A Dream House in a Dollhouse
A lifelong childhood dream can come true.
Posted Nov 09, 2020
I've wanted a dollhouse from the time I was a little girl—one of those two-story, open-in-the-front decorated houses to kneel in front of, imagining a special world within. As much as my mother generously gifted me with items on my "wish lists" throughout my childhood, I never had an official dollhouse with miniature furniture in each of the rooms and little inhabitants, all with their tiny matching clothing.
I could never justify purchasing a dollhouse as a young mother with three growing boys, boys who preferred cars, trucks, and Nintendo games. “Yuck,” they said in unison. “Why would we want a dollhouse? Buy it for yourself, Mom, and then you can play with it.” (This is what they said regarding dolls, so I have taken poetic license to transfer this statement to my dollhouse dreams.)
My husband Paul reminded me that it was an expense we didn’t need and, of course, his argument was quite valid. We had three sets of braces, camps, clothing, the kids’ own desires for toys and games, books, their evolving furniture needs, Bar Mitzvahs, graduations, college tuitions, and weddings. The dollhouse was so far down on my list of priorities that it virtually disappeared into the recesses of my mind for many years.
When my granddaughter Rose was born almost four years ago, she joined me as the only other girl in the Jaffe family, and the "dollhouse bell" went off in my heart once again. Rose was my ticket to legitimacy… I would finally get my dollhouse, for which I waited 64 ½ years.
“Why are you buying a dollhouse?” Paul asked as if he didn’t already know the answer. “For Rose, but really for me.” There, I said it. The honesty came out with conviction and joy as I began my online search for the perfect two-story Victorian dollhouse, the appropriate period furnishings, and the family who would live there.
Rose and I play with the Victorian dollhouse strategically placed in our guest bedroom, once the bedroom of her Uncle Brian, my youngest son, who is now 35. This bedroom has become the bedroom for the grandkids as well. I always encourage Rose’s older brother Ezzie to play with us as we crouch in front of the wooden structure. He is especially interested in the tiny remote control for the non-Victorian TV as well as the white-painted grandfather clock. He lasts about five minutes and then moves on to something else. Still, for a short time, he has fun.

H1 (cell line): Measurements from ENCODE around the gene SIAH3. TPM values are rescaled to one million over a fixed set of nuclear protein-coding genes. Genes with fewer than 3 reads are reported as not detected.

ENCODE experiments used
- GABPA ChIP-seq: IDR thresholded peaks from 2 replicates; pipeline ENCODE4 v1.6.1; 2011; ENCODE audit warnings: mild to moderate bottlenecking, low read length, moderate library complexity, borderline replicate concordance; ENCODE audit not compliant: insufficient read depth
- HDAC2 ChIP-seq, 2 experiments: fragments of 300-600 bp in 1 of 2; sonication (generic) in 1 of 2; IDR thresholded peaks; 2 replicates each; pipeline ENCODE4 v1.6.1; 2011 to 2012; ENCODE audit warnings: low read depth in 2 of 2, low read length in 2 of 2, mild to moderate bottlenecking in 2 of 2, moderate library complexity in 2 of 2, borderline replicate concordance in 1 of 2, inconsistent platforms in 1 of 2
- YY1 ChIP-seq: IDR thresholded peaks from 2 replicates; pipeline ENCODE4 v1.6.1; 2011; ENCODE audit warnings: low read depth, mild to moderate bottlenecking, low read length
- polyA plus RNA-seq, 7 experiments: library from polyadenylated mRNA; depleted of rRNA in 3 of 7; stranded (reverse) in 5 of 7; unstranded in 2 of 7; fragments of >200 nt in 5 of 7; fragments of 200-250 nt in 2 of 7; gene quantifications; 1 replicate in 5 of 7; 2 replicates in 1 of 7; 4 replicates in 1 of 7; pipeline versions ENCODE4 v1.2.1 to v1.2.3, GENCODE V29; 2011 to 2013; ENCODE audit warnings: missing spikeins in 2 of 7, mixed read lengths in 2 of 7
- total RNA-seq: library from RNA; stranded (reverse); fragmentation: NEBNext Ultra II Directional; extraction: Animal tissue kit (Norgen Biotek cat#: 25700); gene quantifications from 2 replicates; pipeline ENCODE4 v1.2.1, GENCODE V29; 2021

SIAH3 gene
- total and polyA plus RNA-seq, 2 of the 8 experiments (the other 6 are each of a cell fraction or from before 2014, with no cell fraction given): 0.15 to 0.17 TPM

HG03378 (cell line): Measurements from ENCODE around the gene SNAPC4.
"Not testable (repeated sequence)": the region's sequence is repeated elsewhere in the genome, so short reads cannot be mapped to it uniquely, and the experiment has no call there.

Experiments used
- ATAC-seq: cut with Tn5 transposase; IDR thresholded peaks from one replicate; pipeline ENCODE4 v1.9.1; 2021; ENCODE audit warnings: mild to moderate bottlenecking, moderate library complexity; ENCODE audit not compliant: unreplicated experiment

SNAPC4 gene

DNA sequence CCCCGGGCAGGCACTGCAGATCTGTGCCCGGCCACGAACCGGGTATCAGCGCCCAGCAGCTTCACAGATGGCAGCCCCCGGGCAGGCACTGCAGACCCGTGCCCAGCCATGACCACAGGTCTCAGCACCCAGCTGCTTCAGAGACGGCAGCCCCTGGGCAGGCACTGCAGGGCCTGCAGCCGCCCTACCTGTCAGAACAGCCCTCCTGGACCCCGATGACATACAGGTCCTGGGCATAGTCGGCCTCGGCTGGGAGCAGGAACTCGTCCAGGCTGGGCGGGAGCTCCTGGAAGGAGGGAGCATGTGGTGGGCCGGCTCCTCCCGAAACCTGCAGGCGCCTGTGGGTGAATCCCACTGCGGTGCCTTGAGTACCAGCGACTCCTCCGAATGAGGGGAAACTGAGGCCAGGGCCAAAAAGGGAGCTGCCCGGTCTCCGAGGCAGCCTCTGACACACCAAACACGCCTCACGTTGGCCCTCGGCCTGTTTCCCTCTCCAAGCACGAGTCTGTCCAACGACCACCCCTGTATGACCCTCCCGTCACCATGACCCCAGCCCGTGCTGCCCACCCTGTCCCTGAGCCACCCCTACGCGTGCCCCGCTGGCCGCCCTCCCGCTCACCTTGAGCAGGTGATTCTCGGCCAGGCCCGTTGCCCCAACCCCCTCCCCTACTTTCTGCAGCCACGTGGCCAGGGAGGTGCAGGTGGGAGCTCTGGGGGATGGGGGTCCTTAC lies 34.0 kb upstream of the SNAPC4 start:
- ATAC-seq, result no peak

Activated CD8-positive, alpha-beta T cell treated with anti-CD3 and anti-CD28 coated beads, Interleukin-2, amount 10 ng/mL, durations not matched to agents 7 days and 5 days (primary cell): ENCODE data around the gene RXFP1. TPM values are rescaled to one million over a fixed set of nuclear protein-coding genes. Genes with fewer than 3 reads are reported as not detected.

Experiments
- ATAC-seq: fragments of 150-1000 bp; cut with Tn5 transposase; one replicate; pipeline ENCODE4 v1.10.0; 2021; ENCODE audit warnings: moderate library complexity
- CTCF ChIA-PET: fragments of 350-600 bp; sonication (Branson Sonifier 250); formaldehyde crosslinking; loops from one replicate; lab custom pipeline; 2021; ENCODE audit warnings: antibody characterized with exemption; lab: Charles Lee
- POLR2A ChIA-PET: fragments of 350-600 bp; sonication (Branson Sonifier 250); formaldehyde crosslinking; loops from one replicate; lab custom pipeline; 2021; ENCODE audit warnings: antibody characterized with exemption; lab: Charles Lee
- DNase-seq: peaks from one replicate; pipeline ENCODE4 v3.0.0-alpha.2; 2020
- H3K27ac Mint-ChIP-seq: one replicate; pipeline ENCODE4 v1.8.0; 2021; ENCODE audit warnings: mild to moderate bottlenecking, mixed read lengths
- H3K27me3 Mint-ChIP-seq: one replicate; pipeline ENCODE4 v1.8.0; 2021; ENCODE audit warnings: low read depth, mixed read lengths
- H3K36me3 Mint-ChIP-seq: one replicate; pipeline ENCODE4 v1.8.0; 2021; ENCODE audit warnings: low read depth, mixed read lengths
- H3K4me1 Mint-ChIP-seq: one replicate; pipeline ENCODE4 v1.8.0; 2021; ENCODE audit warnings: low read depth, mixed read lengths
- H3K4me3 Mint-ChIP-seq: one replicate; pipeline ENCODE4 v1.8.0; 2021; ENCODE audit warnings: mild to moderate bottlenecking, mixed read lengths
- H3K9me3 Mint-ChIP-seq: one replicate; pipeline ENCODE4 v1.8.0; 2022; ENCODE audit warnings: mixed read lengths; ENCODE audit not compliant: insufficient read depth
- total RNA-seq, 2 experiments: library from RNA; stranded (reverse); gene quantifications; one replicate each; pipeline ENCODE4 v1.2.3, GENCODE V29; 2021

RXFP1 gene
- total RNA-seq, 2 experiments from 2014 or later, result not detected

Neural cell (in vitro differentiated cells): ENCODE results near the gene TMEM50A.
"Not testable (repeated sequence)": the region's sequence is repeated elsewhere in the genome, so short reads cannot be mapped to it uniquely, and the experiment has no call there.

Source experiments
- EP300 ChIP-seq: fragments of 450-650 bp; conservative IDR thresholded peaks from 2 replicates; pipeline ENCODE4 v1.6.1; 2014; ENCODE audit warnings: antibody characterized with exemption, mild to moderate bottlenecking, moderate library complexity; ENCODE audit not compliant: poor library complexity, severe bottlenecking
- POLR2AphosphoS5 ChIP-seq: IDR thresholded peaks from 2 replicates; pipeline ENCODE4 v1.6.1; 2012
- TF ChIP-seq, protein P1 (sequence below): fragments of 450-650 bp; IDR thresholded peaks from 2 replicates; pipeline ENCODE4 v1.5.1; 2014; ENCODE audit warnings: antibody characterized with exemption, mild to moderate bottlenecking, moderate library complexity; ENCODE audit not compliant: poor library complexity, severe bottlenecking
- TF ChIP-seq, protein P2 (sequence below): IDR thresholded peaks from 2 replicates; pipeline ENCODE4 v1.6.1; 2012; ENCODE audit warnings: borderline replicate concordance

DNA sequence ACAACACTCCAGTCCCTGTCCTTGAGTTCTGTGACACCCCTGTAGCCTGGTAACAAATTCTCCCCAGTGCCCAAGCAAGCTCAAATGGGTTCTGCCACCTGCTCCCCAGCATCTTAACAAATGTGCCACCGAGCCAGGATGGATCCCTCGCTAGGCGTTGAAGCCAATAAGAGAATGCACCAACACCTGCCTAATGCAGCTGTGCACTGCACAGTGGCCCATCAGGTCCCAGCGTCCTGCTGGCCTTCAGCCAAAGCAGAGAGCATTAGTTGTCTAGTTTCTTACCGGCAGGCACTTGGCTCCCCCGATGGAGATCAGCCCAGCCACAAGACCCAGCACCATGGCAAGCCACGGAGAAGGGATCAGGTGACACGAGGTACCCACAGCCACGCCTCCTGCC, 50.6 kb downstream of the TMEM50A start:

I am hopeful his cousin Cole, soon to be 1, will also find the house of interest, but it seems clear to me that Rose (and I) are the true lovers of the miniature house. Ezzie is most interested when he comes over and asks, “Did you get anything new for the dollhouse?” “Yes!” I respond with excitement, and I add: “I got lights for the nursery and bought a birdcage for the hallway.” He runs into the bedroom to see the tiny additions, so in his own way, he appreciates this miniature world.
It's possible that the reader might think that I am vapid, devoid of depth, focusing on my dollhouse when there is a pandemic, when our country and the world have witnessed extremism in religion and race, when climate change has become perilous and democracy cannot be taken for granted. How ridiculous is a dollhouse as the latest subject about which to write? However, this small joy is yet another window into my soul and part of my life’s journey, one in which I choose to share with my readers and a secret passion which I have suppressed all these years.
There, you have it. I love my dollhouse and most of all how it makes me feel—like a little girl again, taking me away to the sweet spot of childhood when I felt so free and unencumbered. Sometimes, it is the simple pleasures of our childhoods that provide the necessary antidotes to the challenges of our adult lives.